“People understand very quickly that if they don’t have pollinators around their gardens there would be no food,” said David Campolong of The Phantom Gardener, which has hosted pollinator garden workshops since the late 1990s after homeowners started showing interest in organic gardening. “Our customer base is always thinking about it now.”

While pollinator gardens have been popular for some time, a new way of thinking about how these gardens can work together, along with open spaces, has recently emerged. Though the term “pollinator pathway” emerged from a Seattle woman who began the first one over 10 years ago, these sometimes literal, but mostly metaphorical corridors of pollinator-friendly plants have been popping up locally in just the past year or so.

Grassroots groups like Hudson Pollinator Pathway and the Putnam Pollinator Pathway, both of which formed in 2020, work to establish pollinator-friendly habitat and food sources by educating the public on creating their own pollinator gardens.

The goal, says Jennifer Carchidi, a volunteer with the Hudson Pollinator Pathway based in Hudson, is to encourage individuals to fill their home gardens with pollinator-friendly plants, so that between those gardens, parks and other open spaces there is a continuous habitat and food for them.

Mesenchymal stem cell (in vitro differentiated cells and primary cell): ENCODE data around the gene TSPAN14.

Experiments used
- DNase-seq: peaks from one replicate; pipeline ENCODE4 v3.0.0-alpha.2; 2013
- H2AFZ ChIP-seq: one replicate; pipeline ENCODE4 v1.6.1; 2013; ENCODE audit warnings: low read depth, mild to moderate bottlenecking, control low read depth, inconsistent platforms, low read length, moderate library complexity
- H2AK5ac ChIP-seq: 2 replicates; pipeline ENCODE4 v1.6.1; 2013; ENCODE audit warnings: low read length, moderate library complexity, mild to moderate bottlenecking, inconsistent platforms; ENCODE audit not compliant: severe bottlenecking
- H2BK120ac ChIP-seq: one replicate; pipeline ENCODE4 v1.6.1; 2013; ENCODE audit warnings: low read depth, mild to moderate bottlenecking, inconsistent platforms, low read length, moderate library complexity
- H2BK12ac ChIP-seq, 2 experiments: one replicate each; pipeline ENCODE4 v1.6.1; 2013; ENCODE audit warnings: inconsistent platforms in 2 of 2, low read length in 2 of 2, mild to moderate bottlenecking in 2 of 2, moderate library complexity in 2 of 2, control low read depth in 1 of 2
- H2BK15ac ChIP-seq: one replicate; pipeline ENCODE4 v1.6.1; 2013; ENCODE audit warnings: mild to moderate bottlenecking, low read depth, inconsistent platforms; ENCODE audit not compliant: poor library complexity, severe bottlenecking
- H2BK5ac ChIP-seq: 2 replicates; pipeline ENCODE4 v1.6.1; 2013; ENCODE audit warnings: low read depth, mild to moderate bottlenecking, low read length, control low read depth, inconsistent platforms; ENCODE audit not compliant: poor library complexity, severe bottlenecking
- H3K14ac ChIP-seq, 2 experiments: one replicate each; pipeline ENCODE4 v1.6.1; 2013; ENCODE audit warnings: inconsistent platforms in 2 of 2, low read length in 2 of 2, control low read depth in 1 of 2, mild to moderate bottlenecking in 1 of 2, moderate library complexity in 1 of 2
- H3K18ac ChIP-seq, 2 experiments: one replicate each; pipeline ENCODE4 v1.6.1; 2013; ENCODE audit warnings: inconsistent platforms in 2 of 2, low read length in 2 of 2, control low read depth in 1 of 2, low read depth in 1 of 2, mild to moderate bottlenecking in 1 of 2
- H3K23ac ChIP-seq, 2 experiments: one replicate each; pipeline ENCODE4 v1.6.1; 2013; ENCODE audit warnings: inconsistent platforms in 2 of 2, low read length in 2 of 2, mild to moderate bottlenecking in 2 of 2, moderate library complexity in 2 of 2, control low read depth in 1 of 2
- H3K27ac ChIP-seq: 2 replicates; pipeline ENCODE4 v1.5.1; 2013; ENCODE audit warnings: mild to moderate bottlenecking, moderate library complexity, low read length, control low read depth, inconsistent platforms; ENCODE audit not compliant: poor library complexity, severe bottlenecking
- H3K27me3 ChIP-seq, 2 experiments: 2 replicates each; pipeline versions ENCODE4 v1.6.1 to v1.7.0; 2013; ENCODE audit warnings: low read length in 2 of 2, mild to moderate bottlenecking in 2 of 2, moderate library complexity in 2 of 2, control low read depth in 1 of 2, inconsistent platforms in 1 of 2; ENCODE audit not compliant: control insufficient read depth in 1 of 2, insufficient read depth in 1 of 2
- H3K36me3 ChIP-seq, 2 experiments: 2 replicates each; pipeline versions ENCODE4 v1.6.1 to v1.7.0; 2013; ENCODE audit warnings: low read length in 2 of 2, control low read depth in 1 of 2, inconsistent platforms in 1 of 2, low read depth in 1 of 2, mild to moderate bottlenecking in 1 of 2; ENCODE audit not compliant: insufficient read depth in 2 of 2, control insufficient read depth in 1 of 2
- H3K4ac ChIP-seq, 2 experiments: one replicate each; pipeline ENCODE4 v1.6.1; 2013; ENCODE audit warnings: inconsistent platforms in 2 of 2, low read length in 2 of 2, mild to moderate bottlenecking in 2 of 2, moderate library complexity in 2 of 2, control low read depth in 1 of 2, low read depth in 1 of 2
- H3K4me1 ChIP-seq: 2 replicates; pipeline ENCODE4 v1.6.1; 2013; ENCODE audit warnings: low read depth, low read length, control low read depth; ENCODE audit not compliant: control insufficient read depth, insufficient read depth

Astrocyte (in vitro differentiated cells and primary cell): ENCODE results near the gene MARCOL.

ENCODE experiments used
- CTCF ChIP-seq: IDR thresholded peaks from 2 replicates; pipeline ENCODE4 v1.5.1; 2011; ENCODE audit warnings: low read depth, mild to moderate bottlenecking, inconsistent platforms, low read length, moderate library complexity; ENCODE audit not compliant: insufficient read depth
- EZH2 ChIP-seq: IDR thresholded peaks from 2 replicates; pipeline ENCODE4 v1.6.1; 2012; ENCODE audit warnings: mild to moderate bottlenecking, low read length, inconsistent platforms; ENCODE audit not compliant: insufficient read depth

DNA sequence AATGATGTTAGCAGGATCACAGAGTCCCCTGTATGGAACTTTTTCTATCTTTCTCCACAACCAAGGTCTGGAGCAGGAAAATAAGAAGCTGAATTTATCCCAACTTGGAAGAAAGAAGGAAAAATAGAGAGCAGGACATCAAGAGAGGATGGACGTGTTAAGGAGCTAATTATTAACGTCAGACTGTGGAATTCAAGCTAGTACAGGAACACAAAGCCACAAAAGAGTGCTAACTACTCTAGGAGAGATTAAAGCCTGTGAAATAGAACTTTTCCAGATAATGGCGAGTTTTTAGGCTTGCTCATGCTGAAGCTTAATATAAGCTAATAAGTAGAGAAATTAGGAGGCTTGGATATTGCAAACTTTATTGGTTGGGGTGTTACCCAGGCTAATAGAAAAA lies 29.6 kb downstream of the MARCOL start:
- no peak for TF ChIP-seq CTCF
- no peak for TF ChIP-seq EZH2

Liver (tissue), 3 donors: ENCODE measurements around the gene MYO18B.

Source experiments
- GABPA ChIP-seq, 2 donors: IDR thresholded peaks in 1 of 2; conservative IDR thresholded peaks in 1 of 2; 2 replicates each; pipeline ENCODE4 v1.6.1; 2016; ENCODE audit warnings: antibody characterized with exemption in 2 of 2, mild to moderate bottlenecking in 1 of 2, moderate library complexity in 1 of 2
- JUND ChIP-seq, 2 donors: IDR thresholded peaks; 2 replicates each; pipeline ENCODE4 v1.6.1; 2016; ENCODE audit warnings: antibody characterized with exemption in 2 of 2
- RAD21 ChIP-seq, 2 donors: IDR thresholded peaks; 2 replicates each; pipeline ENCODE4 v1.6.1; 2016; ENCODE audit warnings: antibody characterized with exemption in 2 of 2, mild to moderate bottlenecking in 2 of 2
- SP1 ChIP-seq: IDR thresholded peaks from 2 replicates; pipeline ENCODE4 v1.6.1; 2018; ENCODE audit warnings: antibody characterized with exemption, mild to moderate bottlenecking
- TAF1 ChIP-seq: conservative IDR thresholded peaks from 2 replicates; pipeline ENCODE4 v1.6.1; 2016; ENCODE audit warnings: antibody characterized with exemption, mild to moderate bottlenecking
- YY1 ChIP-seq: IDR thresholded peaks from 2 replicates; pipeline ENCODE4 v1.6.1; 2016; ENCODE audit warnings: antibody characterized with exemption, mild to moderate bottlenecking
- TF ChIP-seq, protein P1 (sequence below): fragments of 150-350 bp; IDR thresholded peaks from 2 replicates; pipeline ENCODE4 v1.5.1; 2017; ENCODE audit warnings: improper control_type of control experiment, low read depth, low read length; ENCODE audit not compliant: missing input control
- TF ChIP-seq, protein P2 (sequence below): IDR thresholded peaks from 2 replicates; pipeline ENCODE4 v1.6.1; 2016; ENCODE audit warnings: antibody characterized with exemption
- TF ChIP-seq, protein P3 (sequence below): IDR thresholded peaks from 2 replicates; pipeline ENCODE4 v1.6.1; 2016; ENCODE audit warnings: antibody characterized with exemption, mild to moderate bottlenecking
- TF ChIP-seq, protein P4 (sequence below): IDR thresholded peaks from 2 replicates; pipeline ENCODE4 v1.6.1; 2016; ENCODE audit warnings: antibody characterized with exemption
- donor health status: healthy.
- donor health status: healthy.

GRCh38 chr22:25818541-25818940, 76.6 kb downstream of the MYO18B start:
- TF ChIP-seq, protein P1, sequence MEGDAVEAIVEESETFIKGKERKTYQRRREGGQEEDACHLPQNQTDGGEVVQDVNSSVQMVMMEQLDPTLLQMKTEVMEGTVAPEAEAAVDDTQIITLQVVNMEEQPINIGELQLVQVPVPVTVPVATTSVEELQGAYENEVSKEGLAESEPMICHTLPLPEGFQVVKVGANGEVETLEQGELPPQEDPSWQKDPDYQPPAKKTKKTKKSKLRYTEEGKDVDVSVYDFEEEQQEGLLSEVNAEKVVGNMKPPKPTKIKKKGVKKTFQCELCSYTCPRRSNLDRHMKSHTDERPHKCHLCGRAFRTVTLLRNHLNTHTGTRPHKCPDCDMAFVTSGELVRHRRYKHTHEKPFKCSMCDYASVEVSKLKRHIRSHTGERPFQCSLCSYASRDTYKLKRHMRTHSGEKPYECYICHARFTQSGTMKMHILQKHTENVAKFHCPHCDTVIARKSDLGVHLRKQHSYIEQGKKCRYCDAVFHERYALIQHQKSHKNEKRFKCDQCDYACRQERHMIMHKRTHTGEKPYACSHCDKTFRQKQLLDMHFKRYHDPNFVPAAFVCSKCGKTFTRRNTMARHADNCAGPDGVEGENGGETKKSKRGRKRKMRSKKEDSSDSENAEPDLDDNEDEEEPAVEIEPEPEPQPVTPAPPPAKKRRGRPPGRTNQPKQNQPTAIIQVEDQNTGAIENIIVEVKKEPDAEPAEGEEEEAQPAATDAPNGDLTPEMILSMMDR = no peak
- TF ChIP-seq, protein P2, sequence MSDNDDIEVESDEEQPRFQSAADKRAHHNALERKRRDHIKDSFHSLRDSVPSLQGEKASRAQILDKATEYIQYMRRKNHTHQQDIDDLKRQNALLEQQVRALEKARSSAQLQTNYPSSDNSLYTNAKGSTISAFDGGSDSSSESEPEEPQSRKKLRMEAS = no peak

“For a pollinator, your garden can be a small oasis,” said Carchidi. And as more gardeners heed the call to plant with pollinators in mind, either in their yards, parks or community spaces, these pathways then become “a lifeline amongst green, manicured lawns that need fertilizer, possible pesticides or herbicides, and even more water than a garden or meadow of native plants.”

“We want them to realize that their little garden can have a huge impact,” said Carchidi.

Lynn Bernstein, a Master Gardener volunteer with the Putnam Pollinator Pathway, wishes the name pollinator pathway did not take off, because it is usually not as literal as a path, and because native plants benefit more than just bees and butterflies. She prefers the phrase, “Homegrown National Park,” coined by influential naturalist author Douglas W. Tallamy, whose 2009 book Bringing Nature Home, was one of the first to discuss declining insect species and how to bring them back by ditching lawns and re-introducing native plants.

“It’s a metaphor for being sustainable and being aware of the environment,” Bernstein says of the term, pathway. “Everyone can make a difference — whether they grow native plants on a patio or on five acres. If we all did that, we would be creating a better environment for all wildlife — not just pollinators.”